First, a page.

Spreading the Stations with CSSB
November 1957 Popular Electronics
It's hard to believe that
even by the end of 1957, single-sideband broadcasting was still in its infancy. The claim that, "CSSB's most
remarkable feature is that although it uses but one sideband, a broadcast will still sound the same to even the
simplest home radio," is still a matter of dispute amongst radio aficionados. Just as many audiophiles swear that
even the most sophisticated solid-state driver is not as good as a vintage vacuum tube circuit, there are those
who saw that single-sideband reception is clearly distinguishable from standard double-sideband. Doubt me? Here I
quote from page 2-7 of the "ARRL General Class License Manual for Ham Radio, "SSB transmitters tend to optimize
the signal characteristics for strength at the expanse of some fidelity. AM transmitters, on the other hand, tend
to give a 'warmer' sound to the speaker's vioce." QED
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Spreading the Stations with CSSB
Compatible single-sideband system may double available AM broadcast
By Philip James
harried Federal Communications Commission is keeping its fingers crossed. One of these days it may get a totally
unexpected bonus in the way of doubled broadcasting space. Tests are under way with a completely new method of
broadcasting that promises to allow "space" for many new stations.
The FCC's big trouble up to now has
been those tricky little devils called "side-bands." Stations allotted an AM broadcast (or carrier) frequency must
also be given added room on each side of the assigned frequency. This is because the two side-bands take up that
What Sidebands Are. These side frequencies normally are inescapable. They are created when the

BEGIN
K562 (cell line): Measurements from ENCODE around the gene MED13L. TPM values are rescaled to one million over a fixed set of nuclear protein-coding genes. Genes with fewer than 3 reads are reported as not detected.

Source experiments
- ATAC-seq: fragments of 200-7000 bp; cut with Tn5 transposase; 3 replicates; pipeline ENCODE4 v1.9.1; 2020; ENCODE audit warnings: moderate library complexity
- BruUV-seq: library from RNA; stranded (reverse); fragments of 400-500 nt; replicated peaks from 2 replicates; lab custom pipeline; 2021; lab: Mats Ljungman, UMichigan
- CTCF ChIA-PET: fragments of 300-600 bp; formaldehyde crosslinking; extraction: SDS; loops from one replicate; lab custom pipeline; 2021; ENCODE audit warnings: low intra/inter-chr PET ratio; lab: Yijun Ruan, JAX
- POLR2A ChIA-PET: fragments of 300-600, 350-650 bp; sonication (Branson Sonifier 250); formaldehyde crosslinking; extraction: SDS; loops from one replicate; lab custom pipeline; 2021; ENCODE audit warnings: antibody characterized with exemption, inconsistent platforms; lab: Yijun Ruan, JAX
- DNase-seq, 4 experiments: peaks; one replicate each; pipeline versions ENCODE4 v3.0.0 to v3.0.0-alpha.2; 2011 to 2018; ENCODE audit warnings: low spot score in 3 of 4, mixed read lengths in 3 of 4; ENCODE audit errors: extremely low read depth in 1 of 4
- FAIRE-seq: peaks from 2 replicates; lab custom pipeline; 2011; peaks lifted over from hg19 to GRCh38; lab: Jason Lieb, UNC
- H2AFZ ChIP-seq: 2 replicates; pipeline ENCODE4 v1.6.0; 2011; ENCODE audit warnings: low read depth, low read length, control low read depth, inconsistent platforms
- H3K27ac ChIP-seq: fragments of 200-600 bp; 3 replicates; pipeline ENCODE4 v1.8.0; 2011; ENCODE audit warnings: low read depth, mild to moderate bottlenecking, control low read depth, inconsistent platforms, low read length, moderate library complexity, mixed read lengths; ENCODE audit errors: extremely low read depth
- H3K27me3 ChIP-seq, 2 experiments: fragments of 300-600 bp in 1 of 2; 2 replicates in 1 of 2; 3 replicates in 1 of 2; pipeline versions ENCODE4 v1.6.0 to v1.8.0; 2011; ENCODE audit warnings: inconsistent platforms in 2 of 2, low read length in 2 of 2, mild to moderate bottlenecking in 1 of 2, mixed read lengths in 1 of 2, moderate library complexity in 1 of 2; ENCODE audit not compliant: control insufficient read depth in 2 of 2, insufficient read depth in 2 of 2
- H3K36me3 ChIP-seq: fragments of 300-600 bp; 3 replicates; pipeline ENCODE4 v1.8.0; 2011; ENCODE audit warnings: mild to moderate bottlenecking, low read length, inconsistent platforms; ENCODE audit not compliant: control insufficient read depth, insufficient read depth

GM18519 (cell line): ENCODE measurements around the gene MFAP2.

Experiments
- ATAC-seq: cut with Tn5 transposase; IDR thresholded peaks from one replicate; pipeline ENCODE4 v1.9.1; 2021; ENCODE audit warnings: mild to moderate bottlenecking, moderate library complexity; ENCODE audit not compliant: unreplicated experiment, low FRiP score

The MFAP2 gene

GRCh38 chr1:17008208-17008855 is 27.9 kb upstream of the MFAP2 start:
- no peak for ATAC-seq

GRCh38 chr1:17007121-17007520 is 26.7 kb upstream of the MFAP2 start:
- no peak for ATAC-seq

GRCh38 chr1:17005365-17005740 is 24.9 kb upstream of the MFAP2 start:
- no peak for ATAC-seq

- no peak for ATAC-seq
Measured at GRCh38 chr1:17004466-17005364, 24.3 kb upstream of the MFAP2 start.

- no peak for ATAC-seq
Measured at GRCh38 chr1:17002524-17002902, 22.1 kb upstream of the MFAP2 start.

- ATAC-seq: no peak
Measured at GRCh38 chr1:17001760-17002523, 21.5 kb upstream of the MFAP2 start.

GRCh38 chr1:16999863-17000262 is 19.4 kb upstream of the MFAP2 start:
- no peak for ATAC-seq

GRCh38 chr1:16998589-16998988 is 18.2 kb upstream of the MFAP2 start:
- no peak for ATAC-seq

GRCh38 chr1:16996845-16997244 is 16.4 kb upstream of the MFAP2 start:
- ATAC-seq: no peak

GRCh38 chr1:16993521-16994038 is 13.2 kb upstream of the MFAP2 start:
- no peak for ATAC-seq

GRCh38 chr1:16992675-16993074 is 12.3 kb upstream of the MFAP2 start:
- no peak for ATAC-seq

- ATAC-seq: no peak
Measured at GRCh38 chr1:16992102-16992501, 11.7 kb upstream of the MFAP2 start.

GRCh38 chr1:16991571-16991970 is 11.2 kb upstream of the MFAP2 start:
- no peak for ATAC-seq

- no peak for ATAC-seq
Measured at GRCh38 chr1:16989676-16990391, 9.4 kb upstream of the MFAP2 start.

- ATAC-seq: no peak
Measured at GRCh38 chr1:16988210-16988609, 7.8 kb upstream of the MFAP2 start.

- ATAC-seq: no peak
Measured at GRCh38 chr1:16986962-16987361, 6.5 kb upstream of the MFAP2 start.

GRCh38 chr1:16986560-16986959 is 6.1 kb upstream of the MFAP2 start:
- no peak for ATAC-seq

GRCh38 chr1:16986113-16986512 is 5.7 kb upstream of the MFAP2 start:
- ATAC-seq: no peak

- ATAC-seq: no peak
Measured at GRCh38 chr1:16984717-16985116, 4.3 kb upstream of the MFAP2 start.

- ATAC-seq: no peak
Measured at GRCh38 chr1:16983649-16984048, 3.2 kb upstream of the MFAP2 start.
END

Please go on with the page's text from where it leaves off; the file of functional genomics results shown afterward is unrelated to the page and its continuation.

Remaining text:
carrier is modulated with voice or music. It's because of the sidebands that you can pick up a station even if
your receiver isn't tuned on the nose. However, if you were able to eliminate one of these sidebands, you would
automatically cut down on the bandwidth needed for the station. That's what the new compatible single-sideband
system (CSSB) does.
Developed by Leonard Kahn, a young research engineer, the system essentially filters out one of the sidebands of
the signal on transmission, theoretically doubling the bandspace available. Actually, because of technical
complications, it would work out to only an 80% increase, which still would prove to be quite a help in relieving
the overcrowded broadcast spectrum.
Personnel at the Voice of America installation in Munich, Germany adjust their receiving equipment. VOA is now
using the new compatible single-sideband technique. This is one of the few pictures ever released of an overseas
Voice installation. Below is the adapter equipment developed by Leonard Kahn to transmit CSSB; it is located in
the Kahn Research Labs test center, Freeport, N. Y.
CSSB's most remarkable feature is that although it uses but one
sideband, a broadcast will still sound the same to even the simplest home radio. It will be recalled that in
standard single-sideband reception, receivers with a local oscillator to reinsert the carrier frequency must be
used to receive an intelligible signal. Otherwise, you would get "Donald Duck" chatter.
Tested by VOA. One huge Voice of America station has been using CSSB in order to crack though